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Morgan Hill
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August 12, 2022

MHUSD approves alternative school

It’s official: Morgan Hill Unified School District will have two new schools this fall.
Tentatively named “Jackson Achievement Academy,” the MHUSD school board unanimously approved a music and math magnet school that will include a kindergarten through eighth grade configuration. This new school will be in addition to the dual immersion language school, tentatively called the “Morgan Hill Language Academy.”
“In Morgan Hill in particular, these two things of math and music are elements important to the community,” said Socorro Shiels, assistant superintendent of educational services.
The results of a proposition for the new JAA school comes after a community-wide survey conducted in March that revealed parents wanted more options. With a total 687 respondents, 85 percent said they would be willing to provide their own transportation to the school, and nearly 50 percent said they would transfer schools if the right magnet school option were presented.  
Starting in fall 2012, JAA will be housed at Jackson Elementary School and include an addition of seventh graders for year one of implementation. Those students will “roll up” said Shiels for the 2013-14 school year as eighth graders. Morgan Hill Language Academy will be at San Martin/Gwinn Elementary until it is cost effective to move it to the vacant Burnett Elementary School site.
Students currently enrolled at Jackson will have priority to stay at JAA unless they opt for choice placement at another school, said Shiels.
“We are confident that increased options and program variation will engage students, motivate staff and demonstrate to parents that they need not look outside of the Morgan Hill Unified School District to find options for their students,” said Shiels during last Tuesday night’s meeting.
Classes for JAA will focus on individual math instruction each day, with a problem-solving focus and more afterschool options such as the AIM math program the district is already using. With the musical aspect, there will be weekly school day instruction and after school opportunities. State standards however, are still the core of instruction, said Shiels.
MHUSD will look into some ‘cost neutral’ options such as transferring in interested teachers already in the district since natural attrition of teachers (such as retirement), create movement possibilities. The first priority said Shiels, is to name the school’s principal, it is unclear if current principal Elvia Teixeira will remain principal.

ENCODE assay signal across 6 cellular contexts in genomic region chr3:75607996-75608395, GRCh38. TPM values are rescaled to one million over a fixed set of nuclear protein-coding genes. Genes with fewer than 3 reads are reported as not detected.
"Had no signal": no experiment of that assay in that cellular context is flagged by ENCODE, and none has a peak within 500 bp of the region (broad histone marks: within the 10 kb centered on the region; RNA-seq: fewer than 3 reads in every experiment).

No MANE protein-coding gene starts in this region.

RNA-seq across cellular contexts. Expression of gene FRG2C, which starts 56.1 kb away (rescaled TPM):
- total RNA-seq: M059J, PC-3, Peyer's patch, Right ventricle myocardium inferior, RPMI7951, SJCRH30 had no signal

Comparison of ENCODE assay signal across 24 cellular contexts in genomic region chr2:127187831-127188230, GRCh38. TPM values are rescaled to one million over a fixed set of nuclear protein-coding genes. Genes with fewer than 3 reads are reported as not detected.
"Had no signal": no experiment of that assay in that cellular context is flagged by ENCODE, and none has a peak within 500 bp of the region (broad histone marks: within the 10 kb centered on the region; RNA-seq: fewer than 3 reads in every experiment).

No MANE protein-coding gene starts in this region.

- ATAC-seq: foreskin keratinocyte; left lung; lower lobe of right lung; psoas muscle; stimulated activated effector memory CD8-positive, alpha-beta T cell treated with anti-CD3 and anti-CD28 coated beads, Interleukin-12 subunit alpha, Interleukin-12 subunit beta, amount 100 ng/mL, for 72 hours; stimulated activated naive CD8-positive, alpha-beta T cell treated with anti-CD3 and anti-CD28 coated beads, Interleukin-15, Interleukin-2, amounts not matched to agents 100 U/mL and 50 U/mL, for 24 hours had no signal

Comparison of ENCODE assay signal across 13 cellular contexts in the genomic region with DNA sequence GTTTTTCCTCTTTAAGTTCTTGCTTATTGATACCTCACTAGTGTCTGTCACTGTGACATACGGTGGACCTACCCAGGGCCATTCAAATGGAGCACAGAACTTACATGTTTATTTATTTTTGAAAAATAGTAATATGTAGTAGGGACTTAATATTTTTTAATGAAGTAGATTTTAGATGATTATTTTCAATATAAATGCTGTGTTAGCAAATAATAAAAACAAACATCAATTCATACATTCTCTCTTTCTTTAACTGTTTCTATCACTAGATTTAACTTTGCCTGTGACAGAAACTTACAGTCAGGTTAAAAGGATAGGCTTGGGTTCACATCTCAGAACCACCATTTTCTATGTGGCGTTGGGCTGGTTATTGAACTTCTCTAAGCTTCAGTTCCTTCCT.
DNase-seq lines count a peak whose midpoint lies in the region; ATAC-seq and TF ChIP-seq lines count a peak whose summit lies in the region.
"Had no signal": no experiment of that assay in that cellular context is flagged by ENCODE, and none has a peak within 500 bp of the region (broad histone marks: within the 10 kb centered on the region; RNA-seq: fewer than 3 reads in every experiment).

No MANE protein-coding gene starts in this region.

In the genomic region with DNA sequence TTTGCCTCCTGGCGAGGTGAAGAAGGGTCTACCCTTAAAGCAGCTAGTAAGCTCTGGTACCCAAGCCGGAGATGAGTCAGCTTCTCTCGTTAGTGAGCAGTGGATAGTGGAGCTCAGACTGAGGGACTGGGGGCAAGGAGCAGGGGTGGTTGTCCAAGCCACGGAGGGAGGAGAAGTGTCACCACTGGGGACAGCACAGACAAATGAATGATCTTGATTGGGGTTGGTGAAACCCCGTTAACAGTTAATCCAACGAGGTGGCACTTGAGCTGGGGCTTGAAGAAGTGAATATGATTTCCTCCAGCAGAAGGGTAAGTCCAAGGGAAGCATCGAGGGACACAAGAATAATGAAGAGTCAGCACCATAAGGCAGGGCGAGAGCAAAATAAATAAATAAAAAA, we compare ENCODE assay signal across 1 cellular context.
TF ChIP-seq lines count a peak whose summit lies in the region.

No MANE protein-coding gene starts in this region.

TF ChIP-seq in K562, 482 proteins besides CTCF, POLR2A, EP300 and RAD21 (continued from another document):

The new magnet school could also attract new students to the district, she said at the meeting, an added benefit of more average daily attendance funding from the state.
“One of the most important aspects is getting the teachers on board to see where they want to move to,” said Shiels.
Shiels said “we have whispers” of teachers who have expressed interest in teaching at the magnet school.
Superintendent Wes Smith said there would not be any “huge changes” in year one of the school in terms of facility changes.
“We have some portables there that will allow us some flexibility. We’re confident that we have the space for that,” he said.
Since the district is in talks to bring about a new bond measure to Morgan Hill voters, if approved, bond money could add new additions to the school such as a soundproof band room or a new computer lab.
One ‘unintended’ benefit for holding this program at the Jackson Elementary school site is that it may get out of its second-year as a year 5 Program Improvement (PI), Shiels said.
“We have a good chance to get a new county code,” said Shiels. “It’s an unintended consequence of this change, but not the intended change.”
Each school has a certain CDS code, or number. With a new school could come a new code. Only when the school receives a new code can the school itself be removed from its current PI status. Jackson Elementary currently has an alternative governance committee, which helps monitor the school with a plan until the school receives Adequate Yearly Progress (AYP) for two consecutive years in testing results.
Board trustee Peter Mandel asked to clarify how courses would be handled.
“Will there be courses that could be taught with a mathematical inclination? Or is it all of the coursework with a math angle, or standard courses and we have math in depth?,” said Mandel.
Shiels said they are conceptualizing ways that classes would reflect both: integration of both math and music into the curriculum as well as in-depth focuses on individual time with each subject.
“I’m very glad that we are trying to maintain our academic articulation,” said school board trustee Kathy Sullivan. “I love that we are looking at adding things to the district. I’m going to ask: is this something staff can handle with the other things that they are facing?”
“I think we see this as an exciting opportunity for administrators and teachers,” responded Shiels. “I feel that this is our opportunity to show the community what we’re able to do and committed to do for citizens of Morgan Hill.”

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